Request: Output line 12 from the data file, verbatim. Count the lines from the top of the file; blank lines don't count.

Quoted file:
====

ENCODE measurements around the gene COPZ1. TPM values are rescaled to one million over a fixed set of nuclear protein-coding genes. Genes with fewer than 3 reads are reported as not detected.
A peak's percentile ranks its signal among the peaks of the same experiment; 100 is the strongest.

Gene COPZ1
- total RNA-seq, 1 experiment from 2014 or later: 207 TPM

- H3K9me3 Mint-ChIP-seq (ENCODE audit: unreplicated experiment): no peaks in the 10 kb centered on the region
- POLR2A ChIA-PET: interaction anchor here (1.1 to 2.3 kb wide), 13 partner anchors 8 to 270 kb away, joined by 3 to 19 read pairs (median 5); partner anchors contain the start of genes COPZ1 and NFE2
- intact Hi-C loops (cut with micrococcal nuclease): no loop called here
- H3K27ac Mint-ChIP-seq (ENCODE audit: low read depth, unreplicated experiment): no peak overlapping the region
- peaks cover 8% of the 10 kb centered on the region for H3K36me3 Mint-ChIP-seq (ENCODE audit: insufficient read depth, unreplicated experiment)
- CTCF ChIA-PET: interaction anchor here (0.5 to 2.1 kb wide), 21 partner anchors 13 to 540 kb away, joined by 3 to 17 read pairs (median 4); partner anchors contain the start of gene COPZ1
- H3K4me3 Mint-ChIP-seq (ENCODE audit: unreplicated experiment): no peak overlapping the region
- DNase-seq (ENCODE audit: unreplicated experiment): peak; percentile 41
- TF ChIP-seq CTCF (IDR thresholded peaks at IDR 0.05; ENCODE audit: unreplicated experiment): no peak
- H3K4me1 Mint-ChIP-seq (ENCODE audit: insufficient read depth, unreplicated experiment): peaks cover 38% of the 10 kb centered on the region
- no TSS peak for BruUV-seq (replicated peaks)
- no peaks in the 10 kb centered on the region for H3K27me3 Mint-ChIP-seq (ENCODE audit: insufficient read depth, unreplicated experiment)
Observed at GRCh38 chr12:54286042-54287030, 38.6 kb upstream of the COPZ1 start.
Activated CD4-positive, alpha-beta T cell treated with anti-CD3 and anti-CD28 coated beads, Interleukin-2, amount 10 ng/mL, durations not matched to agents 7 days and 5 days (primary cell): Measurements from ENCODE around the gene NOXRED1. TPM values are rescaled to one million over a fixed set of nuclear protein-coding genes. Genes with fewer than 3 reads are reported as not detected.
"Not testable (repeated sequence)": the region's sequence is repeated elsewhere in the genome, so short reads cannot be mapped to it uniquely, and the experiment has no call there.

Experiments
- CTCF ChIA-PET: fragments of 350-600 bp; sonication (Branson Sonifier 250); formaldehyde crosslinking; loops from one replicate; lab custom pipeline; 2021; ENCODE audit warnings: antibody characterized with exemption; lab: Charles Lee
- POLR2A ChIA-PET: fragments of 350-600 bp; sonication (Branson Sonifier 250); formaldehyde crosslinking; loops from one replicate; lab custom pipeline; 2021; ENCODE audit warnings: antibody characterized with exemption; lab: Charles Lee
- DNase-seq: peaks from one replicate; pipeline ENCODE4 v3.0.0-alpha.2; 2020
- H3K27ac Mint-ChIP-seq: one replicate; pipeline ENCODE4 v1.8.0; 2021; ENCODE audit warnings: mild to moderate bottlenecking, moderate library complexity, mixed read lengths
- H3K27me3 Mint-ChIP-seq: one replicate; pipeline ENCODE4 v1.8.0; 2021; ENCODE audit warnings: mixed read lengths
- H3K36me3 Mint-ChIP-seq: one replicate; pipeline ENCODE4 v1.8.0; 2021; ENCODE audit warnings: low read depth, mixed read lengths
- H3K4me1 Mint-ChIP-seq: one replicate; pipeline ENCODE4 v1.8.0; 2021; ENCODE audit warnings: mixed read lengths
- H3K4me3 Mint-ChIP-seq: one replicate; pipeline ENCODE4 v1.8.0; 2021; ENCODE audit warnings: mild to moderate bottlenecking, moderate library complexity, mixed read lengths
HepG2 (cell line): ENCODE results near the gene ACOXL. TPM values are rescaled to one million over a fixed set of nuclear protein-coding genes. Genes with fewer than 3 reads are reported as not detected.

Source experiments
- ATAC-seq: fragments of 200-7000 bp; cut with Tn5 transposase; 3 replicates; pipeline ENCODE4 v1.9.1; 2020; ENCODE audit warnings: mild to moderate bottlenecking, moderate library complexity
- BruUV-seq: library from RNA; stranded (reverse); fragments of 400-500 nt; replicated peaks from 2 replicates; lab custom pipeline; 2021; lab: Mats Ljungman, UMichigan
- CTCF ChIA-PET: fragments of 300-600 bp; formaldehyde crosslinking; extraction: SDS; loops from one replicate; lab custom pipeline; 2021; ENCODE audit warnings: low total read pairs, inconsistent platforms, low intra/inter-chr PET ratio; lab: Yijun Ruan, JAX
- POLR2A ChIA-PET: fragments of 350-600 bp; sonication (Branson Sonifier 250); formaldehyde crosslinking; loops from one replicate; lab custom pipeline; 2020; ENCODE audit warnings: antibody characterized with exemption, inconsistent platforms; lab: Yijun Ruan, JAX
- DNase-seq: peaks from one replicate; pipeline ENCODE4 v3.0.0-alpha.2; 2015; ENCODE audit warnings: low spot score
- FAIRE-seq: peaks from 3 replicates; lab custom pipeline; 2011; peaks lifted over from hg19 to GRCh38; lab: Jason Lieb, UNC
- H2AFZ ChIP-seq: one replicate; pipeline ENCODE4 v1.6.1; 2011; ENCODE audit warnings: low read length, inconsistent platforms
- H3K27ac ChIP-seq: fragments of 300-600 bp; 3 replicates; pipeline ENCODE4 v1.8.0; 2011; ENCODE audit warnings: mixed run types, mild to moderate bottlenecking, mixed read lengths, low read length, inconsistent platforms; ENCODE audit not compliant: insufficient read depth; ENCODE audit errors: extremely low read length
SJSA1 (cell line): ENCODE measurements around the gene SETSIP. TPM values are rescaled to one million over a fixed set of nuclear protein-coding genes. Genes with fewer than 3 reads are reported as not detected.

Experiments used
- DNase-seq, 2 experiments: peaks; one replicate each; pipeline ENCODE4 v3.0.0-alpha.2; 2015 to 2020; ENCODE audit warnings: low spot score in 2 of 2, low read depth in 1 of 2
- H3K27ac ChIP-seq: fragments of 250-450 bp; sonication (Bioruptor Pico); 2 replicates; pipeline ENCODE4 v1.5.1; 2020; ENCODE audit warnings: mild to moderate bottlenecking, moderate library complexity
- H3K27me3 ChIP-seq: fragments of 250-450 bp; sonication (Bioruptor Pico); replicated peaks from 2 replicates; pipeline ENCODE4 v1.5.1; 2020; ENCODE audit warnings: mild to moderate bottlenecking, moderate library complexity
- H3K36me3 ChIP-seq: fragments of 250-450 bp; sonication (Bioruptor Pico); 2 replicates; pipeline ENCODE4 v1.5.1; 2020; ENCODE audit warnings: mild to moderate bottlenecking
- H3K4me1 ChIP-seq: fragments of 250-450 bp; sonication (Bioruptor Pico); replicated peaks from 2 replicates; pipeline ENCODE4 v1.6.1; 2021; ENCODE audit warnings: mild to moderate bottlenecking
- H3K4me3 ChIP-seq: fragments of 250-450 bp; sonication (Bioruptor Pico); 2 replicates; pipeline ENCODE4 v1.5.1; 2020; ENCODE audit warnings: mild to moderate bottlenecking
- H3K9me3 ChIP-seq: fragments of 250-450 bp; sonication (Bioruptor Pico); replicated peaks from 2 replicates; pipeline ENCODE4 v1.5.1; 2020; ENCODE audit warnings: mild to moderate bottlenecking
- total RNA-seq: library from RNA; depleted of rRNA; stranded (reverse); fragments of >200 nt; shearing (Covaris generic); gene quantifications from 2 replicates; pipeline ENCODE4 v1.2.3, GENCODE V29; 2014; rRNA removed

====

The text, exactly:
- DNase-seq (ENCODE audit: unreplicated experiment): peak; percentile 41